A passage written in 1928 by the leading British designer Charles A. Richter in his notebook reveals how laboured this journey away from the historical styles of the past was. “When we start designing our ship we are full of reminiscences, and that is why traditional forms linger long after the purposes they once expressed have passed away. […] If on the other hand we frankly and cheerfully accept the new materials and methods of construction for what they are, not seeking to disguise them, the new style is within our reach, nay, must inevitably result.”[i] Looking back, it seems only natural that international waters should have provided the stage for new forms of European modernism to be born; spurred on by increasing competition between different shipping lines and countries.
The fresh sea-breeze of forward-looking optimism that epitomised the Moderne treatment and captured the imagination of the British public seeps through Steele’s designs. The Maiden Voyage (2019) is the product of months spent examining the promotion of and aspirational culture surrounding life onboard the numerous ships that set sail from the Liverpool Docks (where the Cunard Steamship Company’s former headquarters was based) – each departure drawing large, waving crowds. The streamline, naval-inspired fashion that adorned the covers of Vogue and Harper’s Bazar; the Bloomsbury Group’s maritime-themed furnishings; the emphasis on exercise and wellbeing; original menus, guest lists, and letters home all nourished the making of this work.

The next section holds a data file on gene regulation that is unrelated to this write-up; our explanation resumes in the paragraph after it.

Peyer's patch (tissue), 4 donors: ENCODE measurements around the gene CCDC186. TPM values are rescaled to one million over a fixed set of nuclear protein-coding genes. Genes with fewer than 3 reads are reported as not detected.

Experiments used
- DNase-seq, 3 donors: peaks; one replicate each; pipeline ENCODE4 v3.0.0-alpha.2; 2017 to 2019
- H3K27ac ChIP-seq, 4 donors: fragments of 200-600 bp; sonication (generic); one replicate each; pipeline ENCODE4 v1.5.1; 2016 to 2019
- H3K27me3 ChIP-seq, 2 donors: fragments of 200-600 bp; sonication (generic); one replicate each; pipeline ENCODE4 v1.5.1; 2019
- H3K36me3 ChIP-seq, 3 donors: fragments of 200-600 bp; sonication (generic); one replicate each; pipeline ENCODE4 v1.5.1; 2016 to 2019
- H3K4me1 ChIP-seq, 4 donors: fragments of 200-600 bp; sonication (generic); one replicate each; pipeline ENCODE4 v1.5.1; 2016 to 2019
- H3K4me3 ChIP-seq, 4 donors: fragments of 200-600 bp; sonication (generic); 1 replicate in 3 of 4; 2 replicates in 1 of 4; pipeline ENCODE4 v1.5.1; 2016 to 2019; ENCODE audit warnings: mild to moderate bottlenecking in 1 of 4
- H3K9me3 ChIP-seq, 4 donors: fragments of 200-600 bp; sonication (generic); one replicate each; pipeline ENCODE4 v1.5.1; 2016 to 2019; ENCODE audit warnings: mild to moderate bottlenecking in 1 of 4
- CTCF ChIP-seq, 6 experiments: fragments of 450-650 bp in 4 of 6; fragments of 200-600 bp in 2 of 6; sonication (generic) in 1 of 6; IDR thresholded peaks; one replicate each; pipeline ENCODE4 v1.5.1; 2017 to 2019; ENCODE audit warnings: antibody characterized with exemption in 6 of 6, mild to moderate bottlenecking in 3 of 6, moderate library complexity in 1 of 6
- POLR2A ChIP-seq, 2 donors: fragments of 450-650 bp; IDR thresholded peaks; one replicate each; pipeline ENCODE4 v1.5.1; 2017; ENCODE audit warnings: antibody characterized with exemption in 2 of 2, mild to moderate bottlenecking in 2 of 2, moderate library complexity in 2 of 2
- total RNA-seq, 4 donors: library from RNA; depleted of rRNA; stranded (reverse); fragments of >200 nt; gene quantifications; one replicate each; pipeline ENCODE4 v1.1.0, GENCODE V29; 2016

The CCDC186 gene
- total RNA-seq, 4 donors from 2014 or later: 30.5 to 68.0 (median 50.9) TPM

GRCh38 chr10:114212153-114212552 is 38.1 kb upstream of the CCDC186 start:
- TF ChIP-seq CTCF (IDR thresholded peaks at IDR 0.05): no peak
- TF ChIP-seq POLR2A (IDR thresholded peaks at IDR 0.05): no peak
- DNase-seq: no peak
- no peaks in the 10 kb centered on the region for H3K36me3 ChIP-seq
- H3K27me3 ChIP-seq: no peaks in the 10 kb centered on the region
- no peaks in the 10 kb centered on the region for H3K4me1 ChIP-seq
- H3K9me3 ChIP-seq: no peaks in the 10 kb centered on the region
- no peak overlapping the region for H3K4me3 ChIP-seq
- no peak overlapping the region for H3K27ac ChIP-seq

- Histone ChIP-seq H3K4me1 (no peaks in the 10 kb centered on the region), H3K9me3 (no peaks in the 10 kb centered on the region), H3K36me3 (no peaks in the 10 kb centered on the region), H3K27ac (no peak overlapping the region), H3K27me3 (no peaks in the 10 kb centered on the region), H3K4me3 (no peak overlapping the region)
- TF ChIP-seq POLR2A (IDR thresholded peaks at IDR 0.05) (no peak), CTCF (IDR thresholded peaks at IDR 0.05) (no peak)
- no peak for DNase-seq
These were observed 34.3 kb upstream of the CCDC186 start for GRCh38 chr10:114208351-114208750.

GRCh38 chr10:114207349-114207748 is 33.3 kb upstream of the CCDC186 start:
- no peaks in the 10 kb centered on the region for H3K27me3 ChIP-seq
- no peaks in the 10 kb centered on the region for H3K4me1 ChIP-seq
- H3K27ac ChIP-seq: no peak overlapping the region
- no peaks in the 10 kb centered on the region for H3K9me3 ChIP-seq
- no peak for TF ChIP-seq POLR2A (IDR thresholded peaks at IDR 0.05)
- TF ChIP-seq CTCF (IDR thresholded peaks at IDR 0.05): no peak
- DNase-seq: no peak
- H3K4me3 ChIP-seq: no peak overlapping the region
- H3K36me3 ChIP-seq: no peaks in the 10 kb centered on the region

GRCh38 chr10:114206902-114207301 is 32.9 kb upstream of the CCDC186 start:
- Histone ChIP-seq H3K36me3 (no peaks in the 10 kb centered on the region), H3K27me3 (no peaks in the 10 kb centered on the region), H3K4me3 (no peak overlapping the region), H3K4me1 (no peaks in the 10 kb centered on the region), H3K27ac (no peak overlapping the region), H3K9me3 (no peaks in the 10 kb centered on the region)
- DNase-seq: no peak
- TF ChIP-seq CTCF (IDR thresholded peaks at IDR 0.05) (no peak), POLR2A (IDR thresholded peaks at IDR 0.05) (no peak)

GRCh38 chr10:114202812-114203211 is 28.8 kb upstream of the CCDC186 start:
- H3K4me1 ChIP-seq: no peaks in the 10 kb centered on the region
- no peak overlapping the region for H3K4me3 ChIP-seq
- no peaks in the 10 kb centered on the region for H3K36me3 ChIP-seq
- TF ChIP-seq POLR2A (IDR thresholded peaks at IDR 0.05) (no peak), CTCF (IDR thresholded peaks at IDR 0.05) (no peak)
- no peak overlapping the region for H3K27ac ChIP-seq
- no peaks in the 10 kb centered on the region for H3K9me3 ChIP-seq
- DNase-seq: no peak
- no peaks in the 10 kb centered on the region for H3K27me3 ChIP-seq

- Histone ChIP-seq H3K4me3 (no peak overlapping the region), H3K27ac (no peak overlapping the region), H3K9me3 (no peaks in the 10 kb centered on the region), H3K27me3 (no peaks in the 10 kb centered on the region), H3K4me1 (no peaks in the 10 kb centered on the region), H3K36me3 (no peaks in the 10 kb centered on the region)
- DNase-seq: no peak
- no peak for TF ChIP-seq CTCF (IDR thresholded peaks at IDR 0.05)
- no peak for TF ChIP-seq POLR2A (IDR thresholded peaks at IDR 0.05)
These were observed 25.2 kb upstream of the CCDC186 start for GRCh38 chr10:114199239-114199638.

‘Getting there is half the fun!’ Cunard’s advertising declared. No longer ‘just a method of transportation but a way of life. She’s a floating resort, a great hotel, a gay night club, a rendezvous for lovers of good food, a chic shopping centre, a sports pavilion, a quiet club… she is anything you want her to be!’[ii] Though the gendered, somewhat sexualised language stings in the 21st century, the early stirrings of consumer capitalism are also striking. The luxury mega-cruise ships operating today – complete with waterparks, casinos, multiplex cinemas, abseiling experiences, theatre shows, night clubs, and, of course, endless shopping opportunities – take the ‘floating resort’ to a new level; leaving only its original pioneering sense of style and genuine adventure behind.